Dead Ground 2018-1918 review: WWII permeates the past and present
Rich and varied anthology of essays, poems, photos and meditations is unique and timely
Free French troops man American Sherman M4 tanks in a poppy field: this books takes a wide-angle view of “war making” and of individual women and men’s lives. Photograph: George Silk/The LIFE Picture Collection/Getty Images
Dead Ground 2018-1918
Edited by Andrew McNeillie & James McNeillie
There was a warren of sheds and yards wedged in behind the backs of the houses in an urban island between two well-stocked avenues of traditional red-brick family homes in north Belfast. I knew the area well. Friends lived there, shops we all visited for “messages”, a delicatessen and hairdresser and long-gone stores like Roycroft’s and Billy Duddy’s. But in the 1940s this little annex had been part of the massive preparations throughout Northern Ireland of the US army and D Day. My uncle and his mates as young teenagers used to cadge Lucky Strikes and chewing gum from the GI’s passing through by the war’s end.
Further down, along the shore side, prefabricated houses had been built to home many hundreds of people as a result of the Belfast Blitz in 1941. Others in the neighbourhood, returning home from evacuation, found, billeted in their homes, officers en route to the European battlefields. When I was about nine years old this district became my stamping ground as Richard Burton’s magisterial voiceover broadcast on BBC Churchill’s history of the second World War, The Valiant Years (1961).
Ex-servicemen could be seen in their ceremonial blazers heading off to the local serviceman’s club, the British Legion. Our house retained the blackout blinds and I recall empty ration books in a press. War was general. Whether we liked it or not the war and its legacies influenced much of what happened in the 1950s and well into the 1960s, if not beyond. Behind that wartime screen of film, dress and demeanour, the voices and lifestyles of an older generation played out its own declining destiny. A close friend of my grandmother who loved playing the piano accompanying her singing and recitations of verse, “Uncle” Oswald, with his dapper Aquascutum overcoat and short dashing moustache, wheezed at times badly as a result of a German gas attack at the Front during the Great War.
When I worked for a time in Belfast’s Central Library on Royal Avenue, a tall, spindly older man would often be seen across from the library steps addressing skywards in a clipped northern Anglo tone where “Monty” (General Montgomery) and his troops were moving on an imaginary map. A desert, I think it was. Sitting outside the Arcade bar down town most Saturdays a partially sighted veteran played a harmonica and sought alms from those busily passing to the cinema, pubs and dancehalls.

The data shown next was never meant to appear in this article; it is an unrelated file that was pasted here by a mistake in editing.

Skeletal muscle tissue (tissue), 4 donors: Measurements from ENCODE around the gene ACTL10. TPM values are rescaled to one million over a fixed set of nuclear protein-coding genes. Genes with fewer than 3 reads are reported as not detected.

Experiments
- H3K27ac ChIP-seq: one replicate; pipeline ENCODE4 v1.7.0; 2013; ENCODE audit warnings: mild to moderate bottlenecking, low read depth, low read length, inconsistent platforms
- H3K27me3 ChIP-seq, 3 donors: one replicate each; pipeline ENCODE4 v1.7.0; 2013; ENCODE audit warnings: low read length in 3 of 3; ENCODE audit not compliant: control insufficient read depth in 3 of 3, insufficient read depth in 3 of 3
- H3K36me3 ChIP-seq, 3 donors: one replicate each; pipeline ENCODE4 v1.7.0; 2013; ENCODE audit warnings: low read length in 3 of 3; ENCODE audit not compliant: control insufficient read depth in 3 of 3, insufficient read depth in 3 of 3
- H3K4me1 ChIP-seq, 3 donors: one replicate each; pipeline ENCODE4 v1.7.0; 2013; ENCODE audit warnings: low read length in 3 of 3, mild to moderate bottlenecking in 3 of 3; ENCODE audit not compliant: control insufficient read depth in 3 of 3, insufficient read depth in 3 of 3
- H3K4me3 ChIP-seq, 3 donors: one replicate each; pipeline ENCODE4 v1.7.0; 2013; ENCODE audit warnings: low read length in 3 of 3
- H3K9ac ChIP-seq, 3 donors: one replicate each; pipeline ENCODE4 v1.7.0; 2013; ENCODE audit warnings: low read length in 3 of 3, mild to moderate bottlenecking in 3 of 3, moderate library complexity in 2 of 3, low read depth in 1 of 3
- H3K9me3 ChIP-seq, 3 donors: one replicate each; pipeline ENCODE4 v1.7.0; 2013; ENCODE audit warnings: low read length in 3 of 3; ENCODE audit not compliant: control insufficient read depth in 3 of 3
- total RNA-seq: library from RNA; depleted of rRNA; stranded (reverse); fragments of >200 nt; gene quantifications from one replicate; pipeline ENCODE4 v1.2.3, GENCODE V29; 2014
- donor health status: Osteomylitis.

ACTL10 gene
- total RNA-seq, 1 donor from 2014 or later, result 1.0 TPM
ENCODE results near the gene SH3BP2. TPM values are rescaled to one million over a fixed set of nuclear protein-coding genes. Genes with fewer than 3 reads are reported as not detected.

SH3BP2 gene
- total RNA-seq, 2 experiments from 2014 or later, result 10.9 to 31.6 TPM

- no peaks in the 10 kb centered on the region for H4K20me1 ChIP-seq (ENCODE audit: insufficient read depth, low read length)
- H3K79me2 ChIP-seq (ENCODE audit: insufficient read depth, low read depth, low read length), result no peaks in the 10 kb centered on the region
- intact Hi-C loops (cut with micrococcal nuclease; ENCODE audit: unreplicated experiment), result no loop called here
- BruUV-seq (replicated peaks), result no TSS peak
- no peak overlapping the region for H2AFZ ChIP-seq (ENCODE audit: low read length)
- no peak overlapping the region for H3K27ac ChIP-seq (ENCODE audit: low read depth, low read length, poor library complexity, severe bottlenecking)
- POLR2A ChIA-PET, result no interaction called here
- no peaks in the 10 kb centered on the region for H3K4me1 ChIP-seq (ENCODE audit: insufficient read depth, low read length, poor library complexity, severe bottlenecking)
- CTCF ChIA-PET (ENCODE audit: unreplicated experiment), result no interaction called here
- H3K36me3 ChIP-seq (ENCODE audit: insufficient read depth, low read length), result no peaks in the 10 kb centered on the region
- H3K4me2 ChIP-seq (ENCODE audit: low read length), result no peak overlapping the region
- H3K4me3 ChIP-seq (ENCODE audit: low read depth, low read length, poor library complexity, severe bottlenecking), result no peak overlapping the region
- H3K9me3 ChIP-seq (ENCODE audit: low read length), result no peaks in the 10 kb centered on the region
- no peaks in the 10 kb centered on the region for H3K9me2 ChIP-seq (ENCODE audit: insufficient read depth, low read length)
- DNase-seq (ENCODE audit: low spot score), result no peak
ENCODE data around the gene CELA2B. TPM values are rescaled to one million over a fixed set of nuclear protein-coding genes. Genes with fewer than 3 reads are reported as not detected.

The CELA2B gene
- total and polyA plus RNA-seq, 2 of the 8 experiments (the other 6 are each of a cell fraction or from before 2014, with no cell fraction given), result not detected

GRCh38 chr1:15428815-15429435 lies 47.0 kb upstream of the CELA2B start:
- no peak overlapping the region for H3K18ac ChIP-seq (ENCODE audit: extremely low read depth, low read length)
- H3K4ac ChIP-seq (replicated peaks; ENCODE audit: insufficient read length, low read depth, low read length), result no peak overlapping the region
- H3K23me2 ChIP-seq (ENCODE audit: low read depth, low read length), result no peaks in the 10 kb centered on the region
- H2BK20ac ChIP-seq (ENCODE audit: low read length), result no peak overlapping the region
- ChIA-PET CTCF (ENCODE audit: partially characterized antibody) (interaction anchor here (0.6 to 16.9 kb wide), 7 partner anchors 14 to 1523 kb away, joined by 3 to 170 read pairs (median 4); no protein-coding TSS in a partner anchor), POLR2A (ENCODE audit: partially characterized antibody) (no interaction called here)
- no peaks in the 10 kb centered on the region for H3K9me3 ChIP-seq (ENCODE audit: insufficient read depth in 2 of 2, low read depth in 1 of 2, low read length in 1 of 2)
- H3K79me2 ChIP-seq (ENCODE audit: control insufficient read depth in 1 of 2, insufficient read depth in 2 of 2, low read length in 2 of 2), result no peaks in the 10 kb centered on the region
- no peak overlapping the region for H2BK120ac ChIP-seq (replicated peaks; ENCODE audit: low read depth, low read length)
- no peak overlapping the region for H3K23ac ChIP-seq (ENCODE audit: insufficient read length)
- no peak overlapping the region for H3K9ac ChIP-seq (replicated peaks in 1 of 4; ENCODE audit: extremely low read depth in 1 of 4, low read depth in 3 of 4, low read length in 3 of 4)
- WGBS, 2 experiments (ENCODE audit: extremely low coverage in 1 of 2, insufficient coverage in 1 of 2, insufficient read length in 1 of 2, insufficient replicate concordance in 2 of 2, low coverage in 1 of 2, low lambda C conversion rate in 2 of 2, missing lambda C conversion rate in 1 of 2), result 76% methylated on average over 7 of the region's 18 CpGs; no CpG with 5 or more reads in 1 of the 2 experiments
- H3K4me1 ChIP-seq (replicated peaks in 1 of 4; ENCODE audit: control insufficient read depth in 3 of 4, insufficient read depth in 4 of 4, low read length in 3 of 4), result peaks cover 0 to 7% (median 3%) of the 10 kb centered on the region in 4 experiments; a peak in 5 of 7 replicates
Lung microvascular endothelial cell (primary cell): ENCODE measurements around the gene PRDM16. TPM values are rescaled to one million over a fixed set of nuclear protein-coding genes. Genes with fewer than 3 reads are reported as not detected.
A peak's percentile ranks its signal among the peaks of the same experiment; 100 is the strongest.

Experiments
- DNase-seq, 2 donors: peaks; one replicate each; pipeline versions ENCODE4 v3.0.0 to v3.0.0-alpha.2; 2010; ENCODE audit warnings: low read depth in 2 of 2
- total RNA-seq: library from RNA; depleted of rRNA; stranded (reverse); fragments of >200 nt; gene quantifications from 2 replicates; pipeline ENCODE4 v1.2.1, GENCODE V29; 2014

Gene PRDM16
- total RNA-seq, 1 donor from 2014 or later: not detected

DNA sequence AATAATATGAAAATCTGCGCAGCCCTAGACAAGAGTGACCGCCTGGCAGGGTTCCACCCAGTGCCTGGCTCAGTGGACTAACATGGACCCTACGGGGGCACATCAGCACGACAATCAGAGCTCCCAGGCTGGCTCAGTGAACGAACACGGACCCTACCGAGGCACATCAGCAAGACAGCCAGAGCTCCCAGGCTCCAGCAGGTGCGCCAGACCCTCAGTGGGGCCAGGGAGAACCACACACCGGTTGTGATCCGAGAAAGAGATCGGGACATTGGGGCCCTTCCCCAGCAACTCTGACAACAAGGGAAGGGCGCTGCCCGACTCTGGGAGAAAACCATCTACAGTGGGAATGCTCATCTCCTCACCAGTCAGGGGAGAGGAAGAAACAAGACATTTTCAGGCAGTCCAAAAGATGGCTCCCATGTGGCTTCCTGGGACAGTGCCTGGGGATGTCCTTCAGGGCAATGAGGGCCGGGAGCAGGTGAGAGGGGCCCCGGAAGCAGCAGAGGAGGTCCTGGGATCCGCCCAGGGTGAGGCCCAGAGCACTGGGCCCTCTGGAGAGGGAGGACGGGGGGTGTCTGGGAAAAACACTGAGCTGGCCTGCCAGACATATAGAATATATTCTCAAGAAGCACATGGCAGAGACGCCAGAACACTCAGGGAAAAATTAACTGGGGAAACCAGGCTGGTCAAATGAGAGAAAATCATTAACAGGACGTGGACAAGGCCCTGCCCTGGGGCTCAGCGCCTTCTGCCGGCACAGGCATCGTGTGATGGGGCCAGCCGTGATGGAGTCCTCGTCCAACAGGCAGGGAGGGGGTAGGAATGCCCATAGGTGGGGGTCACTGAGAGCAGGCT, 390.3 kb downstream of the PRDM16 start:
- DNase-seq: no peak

Relics of wars – statues, regimental flags, commemorative plaques outside churches, remaining blitzed sites – the whole business of destruction, sacrifice and loss were embedded in that civic world stretching back to the first World War, which ended 100 ago in 1918. In Dead Ground: 2018-1918, Andrew McNeillie and James McNeillie have produced a powerful and lasting critical memorial to war and its impact on combatant and civilian alike. Taking a wide-angle view of many overlooked items of “war making” – the political imperatives of conflict, life at the Front and life at home, recent wars such as Afghanistan and regime-change including the Soviet Union and post-Soviet rule – of individual women and men’s lives, this anthology of 30-plus essays, photographs, poems and meditations is unique and timely.
“Dead Ground”, we are told, “in military terms is terrain into which you cannot see”. In Dead Ground though, an unforgettable light is shone on “the value of the poetical while still allowing for the unignorable pressure of historical events”. Reputably asked “what he did in the first [World] War” James Joyce replied, “that he wrote Ulysses” (Seamus Perry, “Larkin’s War”). In “War and Art: the Murals of Northern Ireland”, Tony Crowley remarks upon how he “had more than my fill of that form of direct violence, but the ways in which war structures and conditions a society, which is to say, the pervasiveness of war, its deep, seeping threat, the ways in which it got inside people’s minds and bodies, its gradual emergence as a way of life”. And the almost miraculous ways by which people cope such as the story of Mary Thickett of Grimsby told with heart-stopping poignancy by Fiona Stafford in “Home Front: 1940. Xmas. Wednesday. 2nd Xmas of War”. Or the almost-present of James Macdonald Lockhart’s illustrated reading of the Danger Zone, a contradictory landscape in the Hebrides of Scotland and its use as a testing range for the Royal Artillery with “military forces across Nato travelling to test missiles there . . . would I be able to enter? Would there be signs and flags warning me off?” As he enters, his sense of being monitored increases in direct contrast to the wildlife all about him: “At dusk, walking along the road south from Balivanich, huge flocks of starling whirled in black clouds, panicked into flight when I was still two fields away. The geese took off so heavily it looked as if they were dragging the field behind them.”
In this challenging and revisionist volume, the editors have worked a philosophical shift of mindset, retreading history so that the past is here and now while, shaped in the imagination of the varied sources of these essays, poems and photographs, the present becomes a strangely haunted and haunting place; a book to cherish and read over and over again lest we forget.
Gerald Dawe’s poetry collections include Mickey Finn’s Air (Gallery, 2014). The Corpus Clock: Five Elegies was published earlier this year in a pamphlet series from the Clutag Press. His essay collections include Of War and War’s Alarms (2015) and The Wrong Country (2018)